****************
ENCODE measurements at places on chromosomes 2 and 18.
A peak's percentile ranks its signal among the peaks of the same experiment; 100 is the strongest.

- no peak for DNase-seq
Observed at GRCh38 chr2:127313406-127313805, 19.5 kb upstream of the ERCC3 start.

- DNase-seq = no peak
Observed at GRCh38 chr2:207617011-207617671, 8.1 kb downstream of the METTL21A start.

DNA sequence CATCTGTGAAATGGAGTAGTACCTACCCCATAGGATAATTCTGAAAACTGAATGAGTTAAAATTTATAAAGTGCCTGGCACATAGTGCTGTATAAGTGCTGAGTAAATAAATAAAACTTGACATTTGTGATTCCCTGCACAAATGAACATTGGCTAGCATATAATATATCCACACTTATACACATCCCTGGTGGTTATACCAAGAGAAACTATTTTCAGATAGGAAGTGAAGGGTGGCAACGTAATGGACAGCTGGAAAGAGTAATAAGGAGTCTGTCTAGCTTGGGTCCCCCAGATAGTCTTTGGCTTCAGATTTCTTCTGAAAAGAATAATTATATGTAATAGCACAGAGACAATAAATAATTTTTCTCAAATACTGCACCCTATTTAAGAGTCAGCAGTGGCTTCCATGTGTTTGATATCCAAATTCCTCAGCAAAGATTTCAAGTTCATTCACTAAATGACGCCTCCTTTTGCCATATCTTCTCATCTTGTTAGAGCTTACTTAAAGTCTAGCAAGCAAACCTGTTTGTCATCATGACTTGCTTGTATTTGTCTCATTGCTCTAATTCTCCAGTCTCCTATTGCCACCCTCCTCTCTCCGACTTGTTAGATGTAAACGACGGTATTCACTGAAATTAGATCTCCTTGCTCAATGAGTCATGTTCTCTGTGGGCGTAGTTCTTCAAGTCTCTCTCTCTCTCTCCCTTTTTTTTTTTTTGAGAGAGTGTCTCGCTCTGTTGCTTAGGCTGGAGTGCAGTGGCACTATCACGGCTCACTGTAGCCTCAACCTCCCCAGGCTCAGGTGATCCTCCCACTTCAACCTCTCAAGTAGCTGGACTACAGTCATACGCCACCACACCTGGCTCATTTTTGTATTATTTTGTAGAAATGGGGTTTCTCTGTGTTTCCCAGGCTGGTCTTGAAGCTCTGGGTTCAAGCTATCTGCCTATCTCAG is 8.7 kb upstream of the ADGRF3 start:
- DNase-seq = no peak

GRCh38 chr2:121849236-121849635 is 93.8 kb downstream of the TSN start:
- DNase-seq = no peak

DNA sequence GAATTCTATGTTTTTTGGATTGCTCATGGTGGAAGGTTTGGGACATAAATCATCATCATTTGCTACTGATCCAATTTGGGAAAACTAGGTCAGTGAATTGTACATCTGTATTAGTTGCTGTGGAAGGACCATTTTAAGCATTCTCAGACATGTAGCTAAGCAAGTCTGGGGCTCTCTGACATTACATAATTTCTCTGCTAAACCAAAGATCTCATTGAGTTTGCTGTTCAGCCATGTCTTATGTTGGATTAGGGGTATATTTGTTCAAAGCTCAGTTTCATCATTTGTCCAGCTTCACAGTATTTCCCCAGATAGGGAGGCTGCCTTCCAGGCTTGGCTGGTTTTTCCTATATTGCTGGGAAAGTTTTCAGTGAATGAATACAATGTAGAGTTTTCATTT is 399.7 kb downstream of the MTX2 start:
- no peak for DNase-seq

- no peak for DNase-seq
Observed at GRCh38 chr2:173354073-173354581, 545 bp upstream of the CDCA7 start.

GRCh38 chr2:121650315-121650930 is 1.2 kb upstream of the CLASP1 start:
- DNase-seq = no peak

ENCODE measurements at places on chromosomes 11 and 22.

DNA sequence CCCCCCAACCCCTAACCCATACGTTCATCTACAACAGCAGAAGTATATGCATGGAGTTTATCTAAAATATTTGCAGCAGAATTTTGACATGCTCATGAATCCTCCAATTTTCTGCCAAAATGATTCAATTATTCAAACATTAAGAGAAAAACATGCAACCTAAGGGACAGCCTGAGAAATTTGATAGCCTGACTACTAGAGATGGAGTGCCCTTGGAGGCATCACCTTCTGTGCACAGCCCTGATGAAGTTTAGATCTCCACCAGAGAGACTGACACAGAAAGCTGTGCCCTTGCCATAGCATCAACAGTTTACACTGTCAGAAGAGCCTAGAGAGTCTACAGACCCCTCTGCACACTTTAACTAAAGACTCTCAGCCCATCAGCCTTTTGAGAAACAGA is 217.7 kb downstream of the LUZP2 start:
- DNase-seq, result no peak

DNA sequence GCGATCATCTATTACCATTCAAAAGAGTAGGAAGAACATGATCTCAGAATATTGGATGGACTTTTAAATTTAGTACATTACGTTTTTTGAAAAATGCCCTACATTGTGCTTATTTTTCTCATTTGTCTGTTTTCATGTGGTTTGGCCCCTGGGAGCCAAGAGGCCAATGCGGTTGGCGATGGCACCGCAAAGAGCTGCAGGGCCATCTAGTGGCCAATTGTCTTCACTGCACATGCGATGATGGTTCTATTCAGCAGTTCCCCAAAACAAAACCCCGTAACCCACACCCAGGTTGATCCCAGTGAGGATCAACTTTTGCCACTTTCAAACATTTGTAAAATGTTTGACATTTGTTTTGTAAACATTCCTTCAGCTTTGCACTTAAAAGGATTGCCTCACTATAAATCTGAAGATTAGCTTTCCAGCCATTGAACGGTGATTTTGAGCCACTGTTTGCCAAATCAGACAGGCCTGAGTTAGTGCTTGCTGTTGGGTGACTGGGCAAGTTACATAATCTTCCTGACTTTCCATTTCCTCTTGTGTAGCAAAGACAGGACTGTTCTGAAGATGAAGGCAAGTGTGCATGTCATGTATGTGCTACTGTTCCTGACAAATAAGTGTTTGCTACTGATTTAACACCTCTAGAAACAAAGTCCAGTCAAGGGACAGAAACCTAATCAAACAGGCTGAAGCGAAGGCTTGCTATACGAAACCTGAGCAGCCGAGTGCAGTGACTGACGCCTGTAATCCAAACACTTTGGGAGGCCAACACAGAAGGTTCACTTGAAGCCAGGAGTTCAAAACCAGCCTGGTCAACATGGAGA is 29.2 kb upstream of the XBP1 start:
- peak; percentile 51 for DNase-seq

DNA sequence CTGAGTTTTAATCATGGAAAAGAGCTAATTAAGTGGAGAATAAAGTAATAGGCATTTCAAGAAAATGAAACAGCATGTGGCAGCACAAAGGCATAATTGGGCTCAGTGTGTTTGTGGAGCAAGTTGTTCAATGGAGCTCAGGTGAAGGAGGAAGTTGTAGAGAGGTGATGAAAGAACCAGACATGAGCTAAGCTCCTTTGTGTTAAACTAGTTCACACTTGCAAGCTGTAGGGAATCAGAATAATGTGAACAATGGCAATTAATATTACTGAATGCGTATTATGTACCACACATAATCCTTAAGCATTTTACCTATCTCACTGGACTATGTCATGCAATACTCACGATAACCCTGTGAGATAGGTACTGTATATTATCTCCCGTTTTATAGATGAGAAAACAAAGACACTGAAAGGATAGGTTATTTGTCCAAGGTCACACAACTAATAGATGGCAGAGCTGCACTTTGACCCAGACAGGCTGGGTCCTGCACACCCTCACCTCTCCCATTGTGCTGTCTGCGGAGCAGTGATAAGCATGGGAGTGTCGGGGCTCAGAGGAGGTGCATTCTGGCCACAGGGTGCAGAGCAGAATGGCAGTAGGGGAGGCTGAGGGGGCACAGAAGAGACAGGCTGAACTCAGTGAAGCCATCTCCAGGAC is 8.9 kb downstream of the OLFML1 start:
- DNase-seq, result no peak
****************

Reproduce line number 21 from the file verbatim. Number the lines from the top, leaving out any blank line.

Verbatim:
- peak; percentile 51 for DNase-seq